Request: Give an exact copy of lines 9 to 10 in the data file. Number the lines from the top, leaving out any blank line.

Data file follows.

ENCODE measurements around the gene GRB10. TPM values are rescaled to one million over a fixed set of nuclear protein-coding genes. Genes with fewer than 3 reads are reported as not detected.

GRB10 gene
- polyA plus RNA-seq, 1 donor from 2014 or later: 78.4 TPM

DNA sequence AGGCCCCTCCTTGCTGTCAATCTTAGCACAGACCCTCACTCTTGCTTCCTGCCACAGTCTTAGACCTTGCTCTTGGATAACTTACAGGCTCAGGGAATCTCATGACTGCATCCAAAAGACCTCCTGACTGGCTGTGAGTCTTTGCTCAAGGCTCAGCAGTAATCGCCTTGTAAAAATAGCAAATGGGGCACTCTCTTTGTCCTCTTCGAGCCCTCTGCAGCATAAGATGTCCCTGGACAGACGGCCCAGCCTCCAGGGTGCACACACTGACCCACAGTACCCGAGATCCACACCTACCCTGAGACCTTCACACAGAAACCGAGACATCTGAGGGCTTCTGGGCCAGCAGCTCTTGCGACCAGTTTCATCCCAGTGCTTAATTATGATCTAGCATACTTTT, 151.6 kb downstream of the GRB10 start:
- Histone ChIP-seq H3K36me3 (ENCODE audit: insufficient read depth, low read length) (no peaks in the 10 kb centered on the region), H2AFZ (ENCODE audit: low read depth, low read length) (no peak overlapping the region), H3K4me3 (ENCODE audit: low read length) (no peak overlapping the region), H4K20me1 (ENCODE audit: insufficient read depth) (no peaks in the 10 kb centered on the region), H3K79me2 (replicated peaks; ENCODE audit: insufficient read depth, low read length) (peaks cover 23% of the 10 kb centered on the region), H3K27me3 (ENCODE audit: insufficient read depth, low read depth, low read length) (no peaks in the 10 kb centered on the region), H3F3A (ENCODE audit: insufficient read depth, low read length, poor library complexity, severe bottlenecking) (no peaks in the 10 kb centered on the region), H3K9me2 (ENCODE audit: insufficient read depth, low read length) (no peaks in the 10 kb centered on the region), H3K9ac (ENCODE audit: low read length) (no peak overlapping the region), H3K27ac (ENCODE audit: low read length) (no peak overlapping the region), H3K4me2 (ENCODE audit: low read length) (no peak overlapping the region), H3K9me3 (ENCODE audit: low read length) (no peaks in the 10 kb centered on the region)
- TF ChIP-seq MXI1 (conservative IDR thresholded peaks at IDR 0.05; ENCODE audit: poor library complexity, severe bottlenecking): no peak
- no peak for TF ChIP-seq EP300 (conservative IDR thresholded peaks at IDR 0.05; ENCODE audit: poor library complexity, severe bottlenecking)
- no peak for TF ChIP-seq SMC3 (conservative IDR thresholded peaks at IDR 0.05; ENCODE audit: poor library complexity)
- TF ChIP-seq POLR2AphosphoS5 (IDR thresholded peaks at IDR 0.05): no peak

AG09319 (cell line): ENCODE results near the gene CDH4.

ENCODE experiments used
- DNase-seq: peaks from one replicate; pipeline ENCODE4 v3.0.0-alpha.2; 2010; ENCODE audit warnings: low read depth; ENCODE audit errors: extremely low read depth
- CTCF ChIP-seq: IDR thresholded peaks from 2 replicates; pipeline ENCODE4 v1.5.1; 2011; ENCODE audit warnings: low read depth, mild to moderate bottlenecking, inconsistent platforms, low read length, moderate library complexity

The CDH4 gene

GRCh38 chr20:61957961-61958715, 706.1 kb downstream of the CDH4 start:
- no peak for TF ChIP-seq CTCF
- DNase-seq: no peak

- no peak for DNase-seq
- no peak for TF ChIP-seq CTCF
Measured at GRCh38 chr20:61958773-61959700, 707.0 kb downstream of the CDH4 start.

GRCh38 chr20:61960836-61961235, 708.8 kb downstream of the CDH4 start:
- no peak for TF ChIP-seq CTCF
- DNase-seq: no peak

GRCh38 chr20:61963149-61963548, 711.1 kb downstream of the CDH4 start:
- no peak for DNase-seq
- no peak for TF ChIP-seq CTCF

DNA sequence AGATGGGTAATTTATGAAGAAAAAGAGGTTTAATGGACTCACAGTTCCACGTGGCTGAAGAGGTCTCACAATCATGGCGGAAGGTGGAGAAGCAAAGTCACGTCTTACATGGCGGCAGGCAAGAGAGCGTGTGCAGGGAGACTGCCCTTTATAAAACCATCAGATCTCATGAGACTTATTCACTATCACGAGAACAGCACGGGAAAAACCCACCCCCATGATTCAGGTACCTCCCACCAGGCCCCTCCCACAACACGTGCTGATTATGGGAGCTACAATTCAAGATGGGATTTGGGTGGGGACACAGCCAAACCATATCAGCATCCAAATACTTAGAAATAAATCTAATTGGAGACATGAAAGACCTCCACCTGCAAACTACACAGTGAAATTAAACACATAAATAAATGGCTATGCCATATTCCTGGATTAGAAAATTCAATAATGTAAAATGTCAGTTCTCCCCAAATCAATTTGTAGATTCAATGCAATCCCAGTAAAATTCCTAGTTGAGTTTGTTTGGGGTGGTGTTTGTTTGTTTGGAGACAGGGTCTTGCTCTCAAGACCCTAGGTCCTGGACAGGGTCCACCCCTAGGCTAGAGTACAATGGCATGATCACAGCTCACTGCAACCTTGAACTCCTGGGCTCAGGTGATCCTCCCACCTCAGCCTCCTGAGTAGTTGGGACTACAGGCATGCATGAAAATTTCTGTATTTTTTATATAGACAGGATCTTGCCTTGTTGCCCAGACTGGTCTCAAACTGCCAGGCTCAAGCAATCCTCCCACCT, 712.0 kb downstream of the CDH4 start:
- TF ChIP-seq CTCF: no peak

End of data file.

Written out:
- TF ChIP-seq POLR2AphosphoS5 (IDR thresholded peaks at IDR 0.05): no peak

AG09319 (cell line): ENCODE results near the gene CDH4.